Can the tap Pipeline Survive The Italian referendum Results?

Can the tap Pipeline Survive The Italian referendum Results?

On december 4, a referendum in italy rejected the sweeping constitutional reforms proposed by the government, ultimately resulting in the resignation of Matteo Renzi from the prime minister’s post. one of the most proposed constitutional changes was the division of competences between the state and the regions on defining that governing body can retain the legislative power on “land-use planning” and “transport and distribution of energy.” according to Article 117 of Italy’s constitution, legislative authority on these specific problems is vested with the regions. Thus, the state was seeking to gain an exclusive legislative power on the problem of “production, transport and distribution of energy,” and therefore, on the question of launching the construction of the Trans-Adriatic Pipeline’s (TAP) in italy. By 2020, tap is expected to bring 10 bcm of natural gas from azerbaijan to the coast of italy, close to the city of Melendugno in the puglia region, via Greece, albania and the adriatic sea.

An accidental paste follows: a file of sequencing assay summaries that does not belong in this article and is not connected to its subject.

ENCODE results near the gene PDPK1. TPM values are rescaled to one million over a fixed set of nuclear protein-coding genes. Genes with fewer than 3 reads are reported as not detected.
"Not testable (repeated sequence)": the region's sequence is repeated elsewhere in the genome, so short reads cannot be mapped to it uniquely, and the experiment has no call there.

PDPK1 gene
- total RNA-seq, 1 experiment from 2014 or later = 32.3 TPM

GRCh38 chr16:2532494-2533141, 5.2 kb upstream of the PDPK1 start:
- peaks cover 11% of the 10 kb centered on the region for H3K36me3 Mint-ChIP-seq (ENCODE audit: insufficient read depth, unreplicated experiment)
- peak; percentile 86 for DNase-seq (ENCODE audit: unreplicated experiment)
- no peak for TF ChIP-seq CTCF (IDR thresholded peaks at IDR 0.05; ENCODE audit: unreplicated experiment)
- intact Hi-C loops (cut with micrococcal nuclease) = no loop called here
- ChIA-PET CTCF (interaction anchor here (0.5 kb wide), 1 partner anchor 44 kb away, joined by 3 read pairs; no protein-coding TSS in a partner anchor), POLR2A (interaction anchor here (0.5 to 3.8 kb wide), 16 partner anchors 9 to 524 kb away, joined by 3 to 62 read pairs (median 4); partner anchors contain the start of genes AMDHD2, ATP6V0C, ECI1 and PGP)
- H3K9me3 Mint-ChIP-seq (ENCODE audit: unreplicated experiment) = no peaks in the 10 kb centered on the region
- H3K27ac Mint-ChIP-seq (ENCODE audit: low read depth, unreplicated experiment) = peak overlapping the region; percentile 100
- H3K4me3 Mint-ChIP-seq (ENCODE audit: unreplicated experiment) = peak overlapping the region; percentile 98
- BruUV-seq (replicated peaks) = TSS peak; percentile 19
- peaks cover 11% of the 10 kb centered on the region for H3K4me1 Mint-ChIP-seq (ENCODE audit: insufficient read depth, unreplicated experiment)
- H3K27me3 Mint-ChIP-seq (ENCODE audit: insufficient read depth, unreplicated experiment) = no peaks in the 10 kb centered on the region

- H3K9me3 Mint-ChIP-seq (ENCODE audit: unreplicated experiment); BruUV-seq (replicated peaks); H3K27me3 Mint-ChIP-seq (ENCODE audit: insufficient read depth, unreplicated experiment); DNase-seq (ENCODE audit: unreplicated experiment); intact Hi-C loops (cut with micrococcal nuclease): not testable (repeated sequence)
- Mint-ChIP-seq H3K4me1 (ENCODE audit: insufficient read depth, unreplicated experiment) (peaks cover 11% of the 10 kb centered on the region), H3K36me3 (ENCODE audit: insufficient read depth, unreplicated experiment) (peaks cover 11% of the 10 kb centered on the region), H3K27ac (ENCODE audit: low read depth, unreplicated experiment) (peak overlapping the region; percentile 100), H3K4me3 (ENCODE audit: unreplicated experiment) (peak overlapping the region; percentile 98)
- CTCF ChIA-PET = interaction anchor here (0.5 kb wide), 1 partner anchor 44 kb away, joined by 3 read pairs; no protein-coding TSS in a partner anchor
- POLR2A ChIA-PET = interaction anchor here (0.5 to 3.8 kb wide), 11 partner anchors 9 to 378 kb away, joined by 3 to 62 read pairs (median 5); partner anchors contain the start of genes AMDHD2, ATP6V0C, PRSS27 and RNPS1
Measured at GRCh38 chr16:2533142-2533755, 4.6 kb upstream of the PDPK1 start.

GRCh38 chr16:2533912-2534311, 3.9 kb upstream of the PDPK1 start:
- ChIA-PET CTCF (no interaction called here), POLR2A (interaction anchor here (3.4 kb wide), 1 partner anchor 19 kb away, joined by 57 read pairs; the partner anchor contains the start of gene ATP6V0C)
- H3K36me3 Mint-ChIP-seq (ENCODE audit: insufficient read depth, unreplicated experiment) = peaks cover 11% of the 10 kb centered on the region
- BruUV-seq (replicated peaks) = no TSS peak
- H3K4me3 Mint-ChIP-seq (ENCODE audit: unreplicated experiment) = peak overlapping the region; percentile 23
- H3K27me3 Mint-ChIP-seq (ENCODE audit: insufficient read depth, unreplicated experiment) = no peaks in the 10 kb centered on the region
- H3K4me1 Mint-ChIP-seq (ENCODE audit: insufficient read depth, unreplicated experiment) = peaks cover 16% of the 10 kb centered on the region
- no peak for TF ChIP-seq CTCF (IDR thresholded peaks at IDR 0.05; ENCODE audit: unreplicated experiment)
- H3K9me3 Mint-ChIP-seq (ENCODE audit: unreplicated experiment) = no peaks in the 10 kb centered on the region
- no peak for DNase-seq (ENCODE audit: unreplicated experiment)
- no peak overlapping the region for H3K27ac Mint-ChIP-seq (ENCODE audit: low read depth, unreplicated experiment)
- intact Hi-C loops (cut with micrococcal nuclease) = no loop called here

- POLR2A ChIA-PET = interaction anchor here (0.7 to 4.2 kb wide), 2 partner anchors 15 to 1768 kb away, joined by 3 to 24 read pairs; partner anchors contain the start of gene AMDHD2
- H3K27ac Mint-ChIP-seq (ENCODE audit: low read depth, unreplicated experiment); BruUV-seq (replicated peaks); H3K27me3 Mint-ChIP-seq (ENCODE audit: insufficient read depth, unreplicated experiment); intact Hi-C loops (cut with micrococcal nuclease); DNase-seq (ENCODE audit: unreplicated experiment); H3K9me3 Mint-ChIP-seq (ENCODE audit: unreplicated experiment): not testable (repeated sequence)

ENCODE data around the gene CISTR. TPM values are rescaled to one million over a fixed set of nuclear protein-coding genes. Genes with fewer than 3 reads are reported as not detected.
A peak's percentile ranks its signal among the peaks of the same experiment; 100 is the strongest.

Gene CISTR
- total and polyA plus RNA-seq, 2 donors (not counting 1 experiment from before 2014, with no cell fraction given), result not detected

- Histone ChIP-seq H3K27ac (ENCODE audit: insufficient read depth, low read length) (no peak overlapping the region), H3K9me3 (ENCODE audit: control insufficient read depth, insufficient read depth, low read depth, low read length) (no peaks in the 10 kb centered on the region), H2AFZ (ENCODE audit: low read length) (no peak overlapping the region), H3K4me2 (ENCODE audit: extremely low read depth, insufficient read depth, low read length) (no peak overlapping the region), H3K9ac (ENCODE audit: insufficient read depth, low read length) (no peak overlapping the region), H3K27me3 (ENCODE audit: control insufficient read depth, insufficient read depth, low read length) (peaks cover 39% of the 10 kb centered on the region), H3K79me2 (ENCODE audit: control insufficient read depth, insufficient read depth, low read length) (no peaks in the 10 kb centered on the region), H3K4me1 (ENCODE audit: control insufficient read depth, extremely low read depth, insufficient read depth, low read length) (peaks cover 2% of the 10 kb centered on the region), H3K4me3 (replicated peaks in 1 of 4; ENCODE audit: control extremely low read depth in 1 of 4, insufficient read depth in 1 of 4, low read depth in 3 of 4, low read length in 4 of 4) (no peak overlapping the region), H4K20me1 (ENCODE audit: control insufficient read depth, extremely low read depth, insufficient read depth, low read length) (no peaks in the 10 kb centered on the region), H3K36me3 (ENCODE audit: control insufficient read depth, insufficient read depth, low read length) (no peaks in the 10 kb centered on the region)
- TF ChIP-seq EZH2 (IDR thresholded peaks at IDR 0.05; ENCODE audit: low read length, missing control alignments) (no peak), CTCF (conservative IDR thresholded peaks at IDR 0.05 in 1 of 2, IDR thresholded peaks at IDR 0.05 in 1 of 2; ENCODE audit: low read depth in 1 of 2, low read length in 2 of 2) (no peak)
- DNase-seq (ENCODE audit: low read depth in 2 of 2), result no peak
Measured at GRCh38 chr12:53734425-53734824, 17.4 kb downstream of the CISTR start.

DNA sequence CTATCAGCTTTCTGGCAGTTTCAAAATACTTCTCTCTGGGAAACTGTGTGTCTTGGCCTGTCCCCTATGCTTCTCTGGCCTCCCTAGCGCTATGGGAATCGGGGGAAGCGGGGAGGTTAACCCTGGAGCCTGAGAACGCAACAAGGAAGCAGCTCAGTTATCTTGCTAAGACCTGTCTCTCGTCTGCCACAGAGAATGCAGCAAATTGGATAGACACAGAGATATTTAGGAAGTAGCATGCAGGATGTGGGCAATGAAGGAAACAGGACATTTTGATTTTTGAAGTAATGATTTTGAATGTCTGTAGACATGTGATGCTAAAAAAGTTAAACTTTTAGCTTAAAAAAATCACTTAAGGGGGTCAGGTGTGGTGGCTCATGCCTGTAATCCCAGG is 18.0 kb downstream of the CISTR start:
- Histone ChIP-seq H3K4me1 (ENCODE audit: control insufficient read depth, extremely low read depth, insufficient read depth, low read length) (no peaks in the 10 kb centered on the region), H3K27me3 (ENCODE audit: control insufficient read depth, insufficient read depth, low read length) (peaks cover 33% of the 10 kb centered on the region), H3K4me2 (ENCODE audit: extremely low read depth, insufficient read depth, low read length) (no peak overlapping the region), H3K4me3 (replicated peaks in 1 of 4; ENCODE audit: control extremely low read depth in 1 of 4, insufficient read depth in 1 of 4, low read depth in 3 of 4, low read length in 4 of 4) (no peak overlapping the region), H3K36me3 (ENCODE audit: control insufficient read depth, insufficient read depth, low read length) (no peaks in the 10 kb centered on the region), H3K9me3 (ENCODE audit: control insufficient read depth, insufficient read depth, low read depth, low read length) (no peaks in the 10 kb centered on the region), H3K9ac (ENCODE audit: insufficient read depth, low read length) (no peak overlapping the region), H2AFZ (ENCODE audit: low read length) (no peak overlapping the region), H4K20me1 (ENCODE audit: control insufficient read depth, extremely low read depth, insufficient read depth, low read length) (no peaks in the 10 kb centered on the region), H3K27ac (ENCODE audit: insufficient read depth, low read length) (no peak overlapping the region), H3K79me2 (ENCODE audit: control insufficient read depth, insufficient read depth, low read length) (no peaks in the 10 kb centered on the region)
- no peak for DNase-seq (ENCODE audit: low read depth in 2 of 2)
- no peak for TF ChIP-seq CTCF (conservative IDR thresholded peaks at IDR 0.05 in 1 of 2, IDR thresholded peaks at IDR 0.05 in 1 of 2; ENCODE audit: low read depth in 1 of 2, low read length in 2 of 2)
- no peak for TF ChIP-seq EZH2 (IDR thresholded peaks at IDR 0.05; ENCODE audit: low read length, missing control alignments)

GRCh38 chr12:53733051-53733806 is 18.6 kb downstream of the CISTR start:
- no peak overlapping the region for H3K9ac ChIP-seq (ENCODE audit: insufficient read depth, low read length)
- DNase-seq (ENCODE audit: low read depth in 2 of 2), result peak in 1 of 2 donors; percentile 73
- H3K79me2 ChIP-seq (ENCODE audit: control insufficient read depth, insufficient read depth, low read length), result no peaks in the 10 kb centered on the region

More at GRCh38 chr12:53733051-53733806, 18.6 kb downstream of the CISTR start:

The faucet consortium has awarded Italian companies a contract for engineering and construction work for the onshore/offshore sections of the pipeline in italy and for the pipeline-receiving terminal to connect TAP to the Italian Snam-Rete-Gas’s pipeline network. the construction of the pipeline in greece and albania had been already launched (EDM, June 16). the method was going smoothly, till tap faced strong defiance from the native authorities of Italy’s puglia region on the basis of environmental concerns. The opposition to the project came despite the fact that the Italian minister of environment had already signed the necessary decree of environmental compatibility of the project—following an extensive environmental impact study—and Italy’s ministry of economy had granted the single authorisation permit for the pipeline in 2015 (Tap-ag.com). However, under Italy’s constitution, the regional governments have a veto power over land use and prospective energy infrastructure. The national government under Matteo Renzi has strongly supported tap. However, Michele Emiliano, the governor of puglia, voiced opposition to the planned pipeline path along Melendugno, by accusing the government of implementing the project without the region’s consent. Emiliano demanded moving the construction to Puglia’s port city of brindisi, wherever there is an available connection to the Snam’s national gas grid.